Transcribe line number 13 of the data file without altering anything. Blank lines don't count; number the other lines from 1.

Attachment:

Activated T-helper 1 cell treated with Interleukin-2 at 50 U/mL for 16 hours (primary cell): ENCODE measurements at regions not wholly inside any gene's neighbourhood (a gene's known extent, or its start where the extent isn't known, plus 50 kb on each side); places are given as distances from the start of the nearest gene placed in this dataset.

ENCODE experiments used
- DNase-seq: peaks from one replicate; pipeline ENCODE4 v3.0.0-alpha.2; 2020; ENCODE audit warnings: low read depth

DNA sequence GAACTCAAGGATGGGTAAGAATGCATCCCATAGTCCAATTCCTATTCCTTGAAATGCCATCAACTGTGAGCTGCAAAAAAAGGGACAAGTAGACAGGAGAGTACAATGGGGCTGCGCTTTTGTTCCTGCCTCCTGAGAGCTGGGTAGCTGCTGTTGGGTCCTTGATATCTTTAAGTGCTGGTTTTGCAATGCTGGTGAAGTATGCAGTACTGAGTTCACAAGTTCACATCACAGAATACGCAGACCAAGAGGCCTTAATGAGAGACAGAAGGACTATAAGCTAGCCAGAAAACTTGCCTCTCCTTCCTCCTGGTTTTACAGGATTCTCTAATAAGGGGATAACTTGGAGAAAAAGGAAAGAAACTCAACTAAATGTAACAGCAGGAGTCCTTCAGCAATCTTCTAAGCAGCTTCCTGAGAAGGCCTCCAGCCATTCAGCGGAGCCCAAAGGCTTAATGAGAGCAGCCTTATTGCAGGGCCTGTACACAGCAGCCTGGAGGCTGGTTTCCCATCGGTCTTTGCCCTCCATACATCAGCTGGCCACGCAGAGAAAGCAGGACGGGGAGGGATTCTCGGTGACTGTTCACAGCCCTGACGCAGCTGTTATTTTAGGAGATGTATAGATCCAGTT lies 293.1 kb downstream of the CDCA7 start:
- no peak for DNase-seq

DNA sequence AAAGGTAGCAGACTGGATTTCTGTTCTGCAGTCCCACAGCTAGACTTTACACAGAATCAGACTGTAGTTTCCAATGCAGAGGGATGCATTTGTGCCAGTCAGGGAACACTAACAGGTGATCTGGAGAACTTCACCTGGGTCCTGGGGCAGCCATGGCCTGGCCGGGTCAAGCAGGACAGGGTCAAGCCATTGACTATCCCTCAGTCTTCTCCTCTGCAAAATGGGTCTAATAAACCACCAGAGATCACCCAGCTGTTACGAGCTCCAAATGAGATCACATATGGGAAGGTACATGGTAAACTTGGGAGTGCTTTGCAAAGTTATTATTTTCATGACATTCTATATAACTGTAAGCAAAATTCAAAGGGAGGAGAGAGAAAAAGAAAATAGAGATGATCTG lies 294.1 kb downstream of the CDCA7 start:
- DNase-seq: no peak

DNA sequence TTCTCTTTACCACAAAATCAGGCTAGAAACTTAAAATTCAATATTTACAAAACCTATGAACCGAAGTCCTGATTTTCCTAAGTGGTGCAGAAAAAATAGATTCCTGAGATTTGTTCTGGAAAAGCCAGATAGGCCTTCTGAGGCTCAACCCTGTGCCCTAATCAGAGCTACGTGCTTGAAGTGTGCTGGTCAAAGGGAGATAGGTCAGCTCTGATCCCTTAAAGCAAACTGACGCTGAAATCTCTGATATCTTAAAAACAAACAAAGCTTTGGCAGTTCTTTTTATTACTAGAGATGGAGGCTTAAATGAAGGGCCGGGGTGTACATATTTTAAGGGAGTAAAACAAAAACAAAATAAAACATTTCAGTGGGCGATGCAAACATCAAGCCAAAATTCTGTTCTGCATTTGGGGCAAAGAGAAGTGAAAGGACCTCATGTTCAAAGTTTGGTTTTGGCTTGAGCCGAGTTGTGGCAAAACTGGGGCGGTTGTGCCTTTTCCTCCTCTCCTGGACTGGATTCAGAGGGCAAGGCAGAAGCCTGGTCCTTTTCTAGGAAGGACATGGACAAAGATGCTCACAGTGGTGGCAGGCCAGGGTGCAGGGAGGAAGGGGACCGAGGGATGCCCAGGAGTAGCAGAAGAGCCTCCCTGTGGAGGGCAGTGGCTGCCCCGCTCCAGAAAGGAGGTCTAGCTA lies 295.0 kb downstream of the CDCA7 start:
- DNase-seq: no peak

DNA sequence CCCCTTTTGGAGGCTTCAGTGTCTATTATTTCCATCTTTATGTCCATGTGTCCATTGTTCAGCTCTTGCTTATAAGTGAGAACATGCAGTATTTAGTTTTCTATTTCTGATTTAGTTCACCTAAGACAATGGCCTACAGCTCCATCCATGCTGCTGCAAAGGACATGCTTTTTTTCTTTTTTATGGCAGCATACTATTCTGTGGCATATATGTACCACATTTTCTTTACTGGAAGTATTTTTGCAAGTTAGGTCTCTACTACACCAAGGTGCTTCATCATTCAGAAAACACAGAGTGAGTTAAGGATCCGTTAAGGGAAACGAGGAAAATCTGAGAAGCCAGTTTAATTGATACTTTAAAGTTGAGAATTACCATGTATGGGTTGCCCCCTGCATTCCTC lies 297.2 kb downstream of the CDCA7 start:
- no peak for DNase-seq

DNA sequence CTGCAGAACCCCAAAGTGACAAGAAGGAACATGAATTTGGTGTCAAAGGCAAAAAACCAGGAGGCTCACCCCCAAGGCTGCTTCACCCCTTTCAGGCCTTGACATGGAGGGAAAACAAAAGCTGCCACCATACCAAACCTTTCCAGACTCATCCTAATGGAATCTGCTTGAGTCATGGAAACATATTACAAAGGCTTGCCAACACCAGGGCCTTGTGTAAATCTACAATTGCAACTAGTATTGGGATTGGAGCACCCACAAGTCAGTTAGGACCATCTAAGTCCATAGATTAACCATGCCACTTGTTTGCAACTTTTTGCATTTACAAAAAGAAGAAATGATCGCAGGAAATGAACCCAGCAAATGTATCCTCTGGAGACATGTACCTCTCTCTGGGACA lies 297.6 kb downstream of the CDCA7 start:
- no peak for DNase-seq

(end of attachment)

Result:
- no peak for DNase-seq